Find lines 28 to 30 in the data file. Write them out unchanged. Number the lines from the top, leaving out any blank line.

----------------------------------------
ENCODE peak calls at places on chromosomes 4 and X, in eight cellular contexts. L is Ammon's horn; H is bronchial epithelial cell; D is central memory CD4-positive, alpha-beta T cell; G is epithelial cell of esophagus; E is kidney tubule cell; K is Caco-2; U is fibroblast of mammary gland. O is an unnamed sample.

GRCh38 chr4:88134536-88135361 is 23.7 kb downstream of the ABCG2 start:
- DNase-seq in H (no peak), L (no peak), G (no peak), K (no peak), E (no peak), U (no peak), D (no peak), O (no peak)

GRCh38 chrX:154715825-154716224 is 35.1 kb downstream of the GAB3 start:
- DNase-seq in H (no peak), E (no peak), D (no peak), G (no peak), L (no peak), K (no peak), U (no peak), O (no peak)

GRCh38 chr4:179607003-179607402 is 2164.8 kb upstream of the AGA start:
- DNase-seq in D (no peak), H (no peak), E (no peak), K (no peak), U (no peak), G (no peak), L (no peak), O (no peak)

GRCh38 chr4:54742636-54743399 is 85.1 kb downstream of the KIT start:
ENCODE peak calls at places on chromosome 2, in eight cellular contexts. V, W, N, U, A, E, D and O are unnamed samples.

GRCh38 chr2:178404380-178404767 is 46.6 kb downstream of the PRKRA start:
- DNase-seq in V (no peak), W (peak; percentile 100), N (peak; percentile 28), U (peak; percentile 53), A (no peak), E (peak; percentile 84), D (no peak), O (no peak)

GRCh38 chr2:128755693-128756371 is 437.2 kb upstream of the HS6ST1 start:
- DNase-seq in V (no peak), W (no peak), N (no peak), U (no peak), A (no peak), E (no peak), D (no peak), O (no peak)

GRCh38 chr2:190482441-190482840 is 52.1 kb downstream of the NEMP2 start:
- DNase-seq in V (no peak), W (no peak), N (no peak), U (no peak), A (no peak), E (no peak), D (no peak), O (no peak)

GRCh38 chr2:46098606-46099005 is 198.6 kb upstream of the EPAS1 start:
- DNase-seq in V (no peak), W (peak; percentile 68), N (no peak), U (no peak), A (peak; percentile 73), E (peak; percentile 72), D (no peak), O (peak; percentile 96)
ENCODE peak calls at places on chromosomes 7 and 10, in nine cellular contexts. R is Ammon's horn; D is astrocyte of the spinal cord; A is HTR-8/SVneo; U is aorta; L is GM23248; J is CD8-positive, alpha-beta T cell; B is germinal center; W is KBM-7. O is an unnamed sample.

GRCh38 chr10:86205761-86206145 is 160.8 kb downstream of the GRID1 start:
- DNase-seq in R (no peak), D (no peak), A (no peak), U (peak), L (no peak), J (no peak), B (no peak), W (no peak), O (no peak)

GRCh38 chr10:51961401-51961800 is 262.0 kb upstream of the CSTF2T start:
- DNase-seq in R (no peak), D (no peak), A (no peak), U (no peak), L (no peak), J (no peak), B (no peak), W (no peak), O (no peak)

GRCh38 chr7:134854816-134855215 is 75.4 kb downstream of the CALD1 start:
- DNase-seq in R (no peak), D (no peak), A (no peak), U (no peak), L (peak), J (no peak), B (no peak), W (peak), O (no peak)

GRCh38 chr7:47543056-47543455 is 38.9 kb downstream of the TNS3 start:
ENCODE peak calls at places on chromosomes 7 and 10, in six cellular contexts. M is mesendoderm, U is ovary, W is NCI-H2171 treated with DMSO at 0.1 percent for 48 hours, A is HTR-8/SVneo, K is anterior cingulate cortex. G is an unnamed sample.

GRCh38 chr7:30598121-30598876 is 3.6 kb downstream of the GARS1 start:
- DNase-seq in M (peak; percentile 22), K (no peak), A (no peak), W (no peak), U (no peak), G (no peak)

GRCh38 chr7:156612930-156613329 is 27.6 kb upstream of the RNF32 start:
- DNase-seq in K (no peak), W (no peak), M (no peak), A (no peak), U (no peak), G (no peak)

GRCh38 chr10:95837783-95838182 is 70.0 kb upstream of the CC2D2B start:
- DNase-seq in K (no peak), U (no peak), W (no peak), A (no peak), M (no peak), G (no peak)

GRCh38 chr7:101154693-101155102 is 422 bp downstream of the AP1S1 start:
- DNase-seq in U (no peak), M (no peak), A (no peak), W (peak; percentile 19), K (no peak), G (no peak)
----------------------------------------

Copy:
- DNase-seq in M (peak; percentile 22), K (no peak), A (no peak), W (no peak), U (no peak), G (no peak)

GRCh38 chr7:156612930-156613329 is 27.6 kb upstream of the RNF32 start:
- DNase-seq in K (no peak), W (no peak), M (no peak), A (no peak), U (no peak), G (no peak)